What's in a word?: Studies in phonosemantics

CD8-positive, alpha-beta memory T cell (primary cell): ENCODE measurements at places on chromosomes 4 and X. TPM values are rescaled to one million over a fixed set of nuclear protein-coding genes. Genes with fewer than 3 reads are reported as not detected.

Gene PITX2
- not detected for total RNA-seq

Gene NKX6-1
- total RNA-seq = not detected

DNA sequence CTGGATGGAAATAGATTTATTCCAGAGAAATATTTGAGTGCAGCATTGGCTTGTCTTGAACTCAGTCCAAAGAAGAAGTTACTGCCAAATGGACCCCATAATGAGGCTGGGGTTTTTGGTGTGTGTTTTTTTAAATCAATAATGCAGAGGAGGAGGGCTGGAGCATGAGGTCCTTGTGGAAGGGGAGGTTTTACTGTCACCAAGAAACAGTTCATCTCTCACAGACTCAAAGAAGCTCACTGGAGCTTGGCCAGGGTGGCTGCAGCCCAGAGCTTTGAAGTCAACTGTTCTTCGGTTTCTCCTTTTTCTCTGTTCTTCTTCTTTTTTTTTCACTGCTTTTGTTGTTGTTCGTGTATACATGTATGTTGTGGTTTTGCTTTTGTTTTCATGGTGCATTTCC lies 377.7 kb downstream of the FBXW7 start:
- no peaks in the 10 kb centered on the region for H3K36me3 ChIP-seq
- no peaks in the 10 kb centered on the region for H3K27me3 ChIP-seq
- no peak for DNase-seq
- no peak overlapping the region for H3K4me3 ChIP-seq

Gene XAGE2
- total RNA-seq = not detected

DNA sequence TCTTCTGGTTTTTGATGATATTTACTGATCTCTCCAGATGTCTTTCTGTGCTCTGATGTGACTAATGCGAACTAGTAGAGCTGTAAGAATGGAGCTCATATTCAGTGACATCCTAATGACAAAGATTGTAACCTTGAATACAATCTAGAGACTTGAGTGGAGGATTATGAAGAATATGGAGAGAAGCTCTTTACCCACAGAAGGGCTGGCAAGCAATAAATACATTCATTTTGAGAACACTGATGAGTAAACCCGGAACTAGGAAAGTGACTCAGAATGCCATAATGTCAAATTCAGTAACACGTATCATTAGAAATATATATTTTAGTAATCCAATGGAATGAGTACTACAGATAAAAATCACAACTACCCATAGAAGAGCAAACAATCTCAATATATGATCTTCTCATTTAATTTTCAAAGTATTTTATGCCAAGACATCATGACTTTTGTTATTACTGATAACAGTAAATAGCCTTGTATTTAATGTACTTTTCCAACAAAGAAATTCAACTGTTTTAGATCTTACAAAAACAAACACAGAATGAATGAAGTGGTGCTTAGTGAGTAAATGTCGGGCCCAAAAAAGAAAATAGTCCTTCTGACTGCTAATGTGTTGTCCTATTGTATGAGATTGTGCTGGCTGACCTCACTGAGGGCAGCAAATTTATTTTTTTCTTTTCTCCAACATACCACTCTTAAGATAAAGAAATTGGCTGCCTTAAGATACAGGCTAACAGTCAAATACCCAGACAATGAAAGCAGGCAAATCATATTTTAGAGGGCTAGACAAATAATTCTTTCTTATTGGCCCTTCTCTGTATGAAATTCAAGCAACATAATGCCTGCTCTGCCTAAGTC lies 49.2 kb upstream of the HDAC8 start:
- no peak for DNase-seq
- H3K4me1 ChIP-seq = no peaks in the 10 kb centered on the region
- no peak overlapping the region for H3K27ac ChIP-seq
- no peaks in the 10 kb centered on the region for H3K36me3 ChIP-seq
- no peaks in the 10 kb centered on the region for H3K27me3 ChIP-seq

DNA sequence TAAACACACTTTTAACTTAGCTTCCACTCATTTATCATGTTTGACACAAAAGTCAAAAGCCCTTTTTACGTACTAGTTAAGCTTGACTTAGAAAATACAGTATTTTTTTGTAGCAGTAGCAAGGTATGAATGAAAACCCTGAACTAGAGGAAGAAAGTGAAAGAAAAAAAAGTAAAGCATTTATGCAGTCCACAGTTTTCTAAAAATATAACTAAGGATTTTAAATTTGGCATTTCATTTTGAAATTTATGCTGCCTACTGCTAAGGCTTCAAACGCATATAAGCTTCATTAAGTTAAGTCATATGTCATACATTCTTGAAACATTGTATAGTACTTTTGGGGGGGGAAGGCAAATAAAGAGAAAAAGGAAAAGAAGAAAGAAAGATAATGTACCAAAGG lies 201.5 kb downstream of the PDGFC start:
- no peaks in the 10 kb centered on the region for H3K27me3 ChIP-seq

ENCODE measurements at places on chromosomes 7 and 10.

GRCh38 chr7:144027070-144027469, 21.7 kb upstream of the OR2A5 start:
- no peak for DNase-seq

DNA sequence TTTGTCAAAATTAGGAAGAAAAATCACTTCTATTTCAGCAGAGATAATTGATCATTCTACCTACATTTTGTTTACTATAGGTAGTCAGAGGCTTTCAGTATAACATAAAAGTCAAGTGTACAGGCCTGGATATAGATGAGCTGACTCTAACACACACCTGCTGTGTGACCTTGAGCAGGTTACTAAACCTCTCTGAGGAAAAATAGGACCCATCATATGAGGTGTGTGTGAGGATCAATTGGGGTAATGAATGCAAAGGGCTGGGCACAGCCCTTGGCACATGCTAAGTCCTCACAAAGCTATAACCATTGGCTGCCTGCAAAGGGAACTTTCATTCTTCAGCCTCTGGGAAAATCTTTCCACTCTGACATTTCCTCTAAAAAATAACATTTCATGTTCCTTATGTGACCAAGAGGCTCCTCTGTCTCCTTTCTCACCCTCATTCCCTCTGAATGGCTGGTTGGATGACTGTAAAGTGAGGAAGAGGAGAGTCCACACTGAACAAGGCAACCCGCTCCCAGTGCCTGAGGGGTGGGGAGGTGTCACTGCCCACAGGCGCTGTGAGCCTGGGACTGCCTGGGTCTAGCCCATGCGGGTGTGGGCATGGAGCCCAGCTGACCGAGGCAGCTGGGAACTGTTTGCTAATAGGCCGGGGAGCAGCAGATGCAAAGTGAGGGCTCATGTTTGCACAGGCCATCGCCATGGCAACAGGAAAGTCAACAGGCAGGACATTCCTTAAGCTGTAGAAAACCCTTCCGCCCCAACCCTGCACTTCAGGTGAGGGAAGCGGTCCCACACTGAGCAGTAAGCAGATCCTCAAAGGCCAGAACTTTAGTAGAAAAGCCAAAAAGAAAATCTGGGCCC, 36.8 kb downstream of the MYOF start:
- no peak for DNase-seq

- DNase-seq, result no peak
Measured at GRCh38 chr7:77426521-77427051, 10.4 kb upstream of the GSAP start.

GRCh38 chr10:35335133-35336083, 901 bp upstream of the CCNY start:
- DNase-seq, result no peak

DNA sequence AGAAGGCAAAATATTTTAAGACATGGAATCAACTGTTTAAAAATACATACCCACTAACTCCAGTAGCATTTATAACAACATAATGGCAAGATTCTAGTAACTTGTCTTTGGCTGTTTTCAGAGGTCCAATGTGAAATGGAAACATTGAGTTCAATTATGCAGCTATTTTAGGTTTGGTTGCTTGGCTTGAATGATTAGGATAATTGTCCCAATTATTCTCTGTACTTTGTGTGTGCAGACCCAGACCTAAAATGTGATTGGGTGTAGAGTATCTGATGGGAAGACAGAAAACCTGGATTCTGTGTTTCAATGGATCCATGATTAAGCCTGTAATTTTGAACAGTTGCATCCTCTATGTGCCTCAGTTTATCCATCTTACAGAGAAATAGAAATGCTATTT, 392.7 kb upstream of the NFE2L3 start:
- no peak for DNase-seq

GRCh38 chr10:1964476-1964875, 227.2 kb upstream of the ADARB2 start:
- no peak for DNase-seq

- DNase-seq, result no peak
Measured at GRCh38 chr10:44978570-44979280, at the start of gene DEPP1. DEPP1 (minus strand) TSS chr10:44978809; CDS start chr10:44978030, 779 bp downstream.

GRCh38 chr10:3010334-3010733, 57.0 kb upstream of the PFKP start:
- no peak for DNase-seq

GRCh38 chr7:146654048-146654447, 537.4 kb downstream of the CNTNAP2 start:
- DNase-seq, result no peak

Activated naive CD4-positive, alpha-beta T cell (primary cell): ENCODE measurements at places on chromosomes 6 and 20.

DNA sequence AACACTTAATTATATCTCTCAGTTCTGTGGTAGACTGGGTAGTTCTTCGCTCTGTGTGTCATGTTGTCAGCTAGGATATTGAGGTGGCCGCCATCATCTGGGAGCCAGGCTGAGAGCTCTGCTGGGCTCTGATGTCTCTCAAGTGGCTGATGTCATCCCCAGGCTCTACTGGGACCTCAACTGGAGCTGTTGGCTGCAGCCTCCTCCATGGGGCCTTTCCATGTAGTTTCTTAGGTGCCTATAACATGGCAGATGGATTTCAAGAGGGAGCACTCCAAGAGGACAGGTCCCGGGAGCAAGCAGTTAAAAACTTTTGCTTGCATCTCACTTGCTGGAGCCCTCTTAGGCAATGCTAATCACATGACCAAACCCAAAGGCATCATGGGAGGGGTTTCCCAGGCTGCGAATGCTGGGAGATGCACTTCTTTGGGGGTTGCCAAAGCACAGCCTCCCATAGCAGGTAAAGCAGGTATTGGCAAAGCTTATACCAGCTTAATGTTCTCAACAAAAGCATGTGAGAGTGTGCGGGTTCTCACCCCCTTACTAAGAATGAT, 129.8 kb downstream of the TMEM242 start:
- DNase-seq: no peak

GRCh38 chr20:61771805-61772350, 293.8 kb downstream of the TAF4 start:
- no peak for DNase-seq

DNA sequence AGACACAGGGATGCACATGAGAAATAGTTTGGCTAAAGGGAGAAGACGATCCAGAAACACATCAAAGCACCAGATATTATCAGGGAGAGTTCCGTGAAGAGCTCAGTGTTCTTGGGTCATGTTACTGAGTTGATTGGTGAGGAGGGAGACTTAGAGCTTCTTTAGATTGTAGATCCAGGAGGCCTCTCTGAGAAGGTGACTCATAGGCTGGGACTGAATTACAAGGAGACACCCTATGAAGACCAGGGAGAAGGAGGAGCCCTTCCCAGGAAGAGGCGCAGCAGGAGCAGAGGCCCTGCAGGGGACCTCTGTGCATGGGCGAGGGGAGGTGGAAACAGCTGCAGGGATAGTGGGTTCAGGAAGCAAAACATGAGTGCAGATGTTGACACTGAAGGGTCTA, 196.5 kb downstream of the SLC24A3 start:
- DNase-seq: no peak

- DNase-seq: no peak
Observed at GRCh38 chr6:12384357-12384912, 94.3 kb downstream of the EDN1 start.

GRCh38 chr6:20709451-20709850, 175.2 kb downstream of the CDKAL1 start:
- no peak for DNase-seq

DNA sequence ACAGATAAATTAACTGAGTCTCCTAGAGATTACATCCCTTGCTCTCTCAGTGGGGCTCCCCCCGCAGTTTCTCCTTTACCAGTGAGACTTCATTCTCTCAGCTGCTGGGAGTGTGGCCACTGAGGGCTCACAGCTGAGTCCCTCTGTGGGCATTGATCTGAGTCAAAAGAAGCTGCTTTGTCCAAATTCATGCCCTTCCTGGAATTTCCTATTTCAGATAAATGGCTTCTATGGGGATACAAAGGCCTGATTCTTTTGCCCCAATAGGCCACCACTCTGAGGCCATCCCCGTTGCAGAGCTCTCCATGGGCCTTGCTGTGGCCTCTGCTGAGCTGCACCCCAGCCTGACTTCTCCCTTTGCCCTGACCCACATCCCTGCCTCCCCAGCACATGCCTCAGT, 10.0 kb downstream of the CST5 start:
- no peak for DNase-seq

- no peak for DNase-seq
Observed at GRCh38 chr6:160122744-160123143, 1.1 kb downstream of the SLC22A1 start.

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The notion that there is a regular correlation between the form of aword and its meaning is, of course, controversial. In this dissertation my intention has been to shed light on that controversy by conducting a variety of tests -- for the most part on a fairly large scale -- which quantify the extent of the correspondence between sound and meaning in words. I found in the course of this project that phonosemantic correlations were much more pervasive than I initially anticipated and certainly greater than is generally supposed in the linguistics literature. Furthermore, I cannot but see that these tests show that quite general natural laws are productively operative in language which account for most of the correlations observed. If further research indeed corroborates my findings, then it follows that the meaning of every word in every language is in part (only in part!) inherent in its form. The sign is therefore not wholly arbitrary, and it is not possible to devise an abstract representation of language which is entirely unrelated to the form of language itself. The most important results of the experiments in this dissertation seem to me to be these: -I find that much confusion regarding linguistic iconism can be attributed to the assumption that 'word semantics' is best understood as 'word reference'. I believe these tests show this presumption to be unhelpful. If a word's meaning is analyzed into components -- only one of which is its referent -- it can be shown that some aspects of a word's meaning are arbitrary and others are not. It's therefore not the case that in some words or languages iconism holds more sway than in others. Rather since all words must have these requisite semantic components in order to function at all, the semantics of any word must be in part predictable from its form and in part not. - Reference is essentially arbitrary. One cannot predict the referent of a word just by hearing it. In words with more concrete reference, the component of reference is more salient, and the iconic sound-meaning is consequently less salient. Therefore, the apparent effect of the sound-meaning is inversely proportional on the concreteness of the referent. - Individual phonemes and phonetic features are meaning-bearing. They each have a unique semantics which can be identified by first measuring the semantic disproportions within phonologically defined classes of words and then the converse -- measuring the phonological disproportions within semantic classes. One finds in this way that every word which contains a given phoneme bears an element of meaning which is absent in words not containing this phoneme. One finds further than the effect of the phoneme-meaning varies with the position that the phoneme bears within the syllable. In addition, one finds that all phonemes which have a common phonetic feature also have a common element of meaning. - It is important to distinguish types of sound-meaning correlations: - The least fundamental kind of sound-meaning correlation is conomatopoeia. It does not concern me in this dissertation. - The type of correlation which accounts for the 'phonesthemes' or disproportions between semantic classes and phonological form is most commonly called 'Clustering'. I refer to it also as Phonosemantic Association in order to emphasize that it is a side-effect of a natural and productive tendency in human psychology to associate any form with a coherent referent. - The most fundamental and least salient type of linguistic iconism I will refer to as 'True Iconism', or the level on which form and content are one. This type of correlation is universal, productive in every word, non-arbitrary, and blind to all higher level linguistic distinctions such as referent, part of speech, semantic class and argument structure. I believe this dissertation provides stronger evidence for these 4 findings than any I have come across anywhere in the existing literature.